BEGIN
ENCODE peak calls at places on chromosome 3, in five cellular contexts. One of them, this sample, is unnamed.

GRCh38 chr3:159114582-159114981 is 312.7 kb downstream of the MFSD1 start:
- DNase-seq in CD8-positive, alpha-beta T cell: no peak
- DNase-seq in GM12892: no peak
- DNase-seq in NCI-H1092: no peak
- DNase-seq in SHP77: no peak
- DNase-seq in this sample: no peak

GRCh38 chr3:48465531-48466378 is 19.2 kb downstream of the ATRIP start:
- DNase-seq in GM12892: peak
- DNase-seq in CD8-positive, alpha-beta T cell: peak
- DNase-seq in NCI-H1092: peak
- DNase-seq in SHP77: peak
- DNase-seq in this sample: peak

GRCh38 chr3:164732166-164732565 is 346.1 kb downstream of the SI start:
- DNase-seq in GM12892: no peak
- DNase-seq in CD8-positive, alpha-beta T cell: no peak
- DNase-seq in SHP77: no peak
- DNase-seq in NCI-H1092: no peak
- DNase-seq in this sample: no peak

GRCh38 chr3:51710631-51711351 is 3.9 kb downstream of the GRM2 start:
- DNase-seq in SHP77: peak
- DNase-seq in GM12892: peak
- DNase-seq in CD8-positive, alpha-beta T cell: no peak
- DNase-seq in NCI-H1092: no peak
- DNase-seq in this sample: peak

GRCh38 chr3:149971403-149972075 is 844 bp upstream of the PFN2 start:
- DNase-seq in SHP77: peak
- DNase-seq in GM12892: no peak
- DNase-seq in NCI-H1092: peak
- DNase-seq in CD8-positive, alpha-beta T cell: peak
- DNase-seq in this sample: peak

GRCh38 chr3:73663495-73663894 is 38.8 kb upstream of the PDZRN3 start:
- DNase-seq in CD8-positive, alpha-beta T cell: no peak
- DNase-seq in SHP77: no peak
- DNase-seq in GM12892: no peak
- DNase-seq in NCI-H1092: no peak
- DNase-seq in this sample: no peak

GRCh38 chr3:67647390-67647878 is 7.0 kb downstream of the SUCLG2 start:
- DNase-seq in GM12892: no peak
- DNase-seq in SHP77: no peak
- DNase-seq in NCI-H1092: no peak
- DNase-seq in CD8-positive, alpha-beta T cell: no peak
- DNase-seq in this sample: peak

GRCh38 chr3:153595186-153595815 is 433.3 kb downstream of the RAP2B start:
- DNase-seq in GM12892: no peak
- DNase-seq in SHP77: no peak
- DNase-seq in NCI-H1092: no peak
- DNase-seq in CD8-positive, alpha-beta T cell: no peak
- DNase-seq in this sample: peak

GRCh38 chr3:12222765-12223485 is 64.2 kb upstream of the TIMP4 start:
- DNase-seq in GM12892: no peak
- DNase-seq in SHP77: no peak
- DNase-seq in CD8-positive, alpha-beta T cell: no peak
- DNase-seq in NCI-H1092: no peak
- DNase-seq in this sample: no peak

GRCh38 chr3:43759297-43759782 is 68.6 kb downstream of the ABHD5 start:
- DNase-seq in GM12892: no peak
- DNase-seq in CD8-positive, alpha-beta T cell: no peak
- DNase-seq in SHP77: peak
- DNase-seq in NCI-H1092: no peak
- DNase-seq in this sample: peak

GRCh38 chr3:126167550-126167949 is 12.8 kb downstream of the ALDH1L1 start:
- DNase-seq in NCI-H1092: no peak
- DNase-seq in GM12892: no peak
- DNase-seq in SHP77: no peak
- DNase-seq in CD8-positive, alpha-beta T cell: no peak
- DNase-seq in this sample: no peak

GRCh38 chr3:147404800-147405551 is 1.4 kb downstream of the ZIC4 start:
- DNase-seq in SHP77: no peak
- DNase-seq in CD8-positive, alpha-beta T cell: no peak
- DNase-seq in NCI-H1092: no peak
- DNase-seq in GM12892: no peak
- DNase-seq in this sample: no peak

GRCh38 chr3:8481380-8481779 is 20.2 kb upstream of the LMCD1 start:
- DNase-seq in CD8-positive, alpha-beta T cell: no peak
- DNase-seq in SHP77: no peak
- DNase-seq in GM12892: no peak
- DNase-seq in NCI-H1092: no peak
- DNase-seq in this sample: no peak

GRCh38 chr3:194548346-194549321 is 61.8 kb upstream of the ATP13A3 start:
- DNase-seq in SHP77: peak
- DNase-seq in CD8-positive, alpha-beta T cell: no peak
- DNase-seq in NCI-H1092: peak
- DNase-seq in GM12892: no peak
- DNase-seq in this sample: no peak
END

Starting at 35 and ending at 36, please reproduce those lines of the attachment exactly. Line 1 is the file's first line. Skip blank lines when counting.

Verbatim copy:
- DNase-seq in GM12892: no peak
- DNase-seq in NCI-H1092: no peak